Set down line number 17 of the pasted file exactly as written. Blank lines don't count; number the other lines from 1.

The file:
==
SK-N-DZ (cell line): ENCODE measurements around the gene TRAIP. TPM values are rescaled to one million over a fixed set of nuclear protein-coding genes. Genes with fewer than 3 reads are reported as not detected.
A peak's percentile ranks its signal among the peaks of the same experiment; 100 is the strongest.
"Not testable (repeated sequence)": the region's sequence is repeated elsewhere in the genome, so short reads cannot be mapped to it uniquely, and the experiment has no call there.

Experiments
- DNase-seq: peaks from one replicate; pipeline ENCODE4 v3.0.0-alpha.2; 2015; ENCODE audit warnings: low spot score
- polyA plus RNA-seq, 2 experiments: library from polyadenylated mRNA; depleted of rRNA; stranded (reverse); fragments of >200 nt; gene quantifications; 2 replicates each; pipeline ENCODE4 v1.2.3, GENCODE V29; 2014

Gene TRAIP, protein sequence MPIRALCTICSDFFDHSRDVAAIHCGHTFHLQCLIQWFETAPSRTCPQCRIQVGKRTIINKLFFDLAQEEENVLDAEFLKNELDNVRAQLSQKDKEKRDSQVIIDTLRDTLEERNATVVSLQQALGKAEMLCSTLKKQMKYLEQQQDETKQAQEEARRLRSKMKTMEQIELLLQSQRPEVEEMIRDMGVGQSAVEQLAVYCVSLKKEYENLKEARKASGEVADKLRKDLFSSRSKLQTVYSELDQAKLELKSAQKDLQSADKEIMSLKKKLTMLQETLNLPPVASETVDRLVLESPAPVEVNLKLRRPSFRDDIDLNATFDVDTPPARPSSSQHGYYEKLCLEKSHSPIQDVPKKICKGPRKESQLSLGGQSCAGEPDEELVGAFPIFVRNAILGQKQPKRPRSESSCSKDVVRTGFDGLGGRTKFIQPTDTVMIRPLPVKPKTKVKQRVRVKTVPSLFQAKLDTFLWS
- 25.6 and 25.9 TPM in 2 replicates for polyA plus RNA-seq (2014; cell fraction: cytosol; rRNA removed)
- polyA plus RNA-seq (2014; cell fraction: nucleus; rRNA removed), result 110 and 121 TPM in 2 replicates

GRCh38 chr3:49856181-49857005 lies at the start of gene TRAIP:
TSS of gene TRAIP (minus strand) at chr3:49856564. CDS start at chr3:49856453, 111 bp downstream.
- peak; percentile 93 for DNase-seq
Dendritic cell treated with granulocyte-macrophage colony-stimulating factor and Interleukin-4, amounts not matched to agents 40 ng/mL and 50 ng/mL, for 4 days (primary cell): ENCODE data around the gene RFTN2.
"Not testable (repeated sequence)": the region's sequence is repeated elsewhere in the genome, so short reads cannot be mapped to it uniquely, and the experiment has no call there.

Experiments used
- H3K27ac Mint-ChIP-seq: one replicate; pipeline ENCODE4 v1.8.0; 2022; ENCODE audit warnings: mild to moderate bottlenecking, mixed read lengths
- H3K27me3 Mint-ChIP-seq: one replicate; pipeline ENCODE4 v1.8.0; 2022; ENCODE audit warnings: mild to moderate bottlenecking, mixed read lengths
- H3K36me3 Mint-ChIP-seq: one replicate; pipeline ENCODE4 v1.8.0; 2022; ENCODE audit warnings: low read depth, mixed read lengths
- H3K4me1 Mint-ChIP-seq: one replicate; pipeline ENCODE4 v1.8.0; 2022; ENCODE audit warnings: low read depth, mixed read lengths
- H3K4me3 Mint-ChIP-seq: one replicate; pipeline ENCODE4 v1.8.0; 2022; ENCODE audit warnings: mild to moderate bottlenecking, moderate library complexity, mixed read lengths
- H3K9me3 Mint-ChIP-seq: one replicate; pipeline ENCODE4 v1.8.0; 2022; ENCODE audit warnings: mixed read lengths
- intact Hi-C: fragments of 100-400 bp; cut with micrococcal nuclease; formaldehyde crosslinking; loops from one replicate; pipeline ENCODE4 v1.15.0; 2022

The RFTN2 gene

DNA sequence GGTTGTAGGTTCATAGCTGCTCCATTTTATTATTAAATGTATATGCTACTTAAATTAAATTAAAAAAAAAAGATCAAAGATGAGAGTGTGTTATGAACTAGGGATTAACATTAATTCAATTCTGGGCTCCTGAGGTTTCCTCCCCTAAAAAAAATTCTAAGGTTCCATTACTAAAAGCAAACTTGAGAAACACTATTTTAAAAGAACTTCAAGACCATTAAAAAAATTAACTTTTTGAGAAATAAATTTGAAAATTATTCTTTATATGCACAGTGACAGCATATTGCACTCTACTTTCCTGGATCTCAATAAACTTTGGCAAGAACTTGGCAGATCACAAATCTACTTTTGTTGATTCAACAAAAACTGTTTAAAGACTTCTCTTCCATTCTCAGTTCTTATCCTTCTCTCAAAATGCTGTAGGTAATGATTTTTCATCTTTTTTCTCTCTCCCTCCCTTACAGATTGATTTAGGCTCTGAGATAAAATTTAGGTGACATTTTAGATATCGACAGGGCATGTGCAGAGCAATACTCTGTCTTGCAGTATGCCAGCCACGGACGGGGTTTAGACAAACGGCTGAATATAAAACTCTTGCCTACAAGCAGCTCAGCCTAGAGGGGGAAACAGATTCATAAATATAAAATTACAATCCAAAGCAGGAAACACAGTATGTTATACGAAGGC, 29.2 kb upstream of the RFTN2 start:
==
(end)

- H3K27me3 Mint-ChIP-seq: one replicate; pipeline ENCODE4 v1.8.0; 2022; ENCODE audit warnings: mild to moderate bottlenecking, mixed read lengths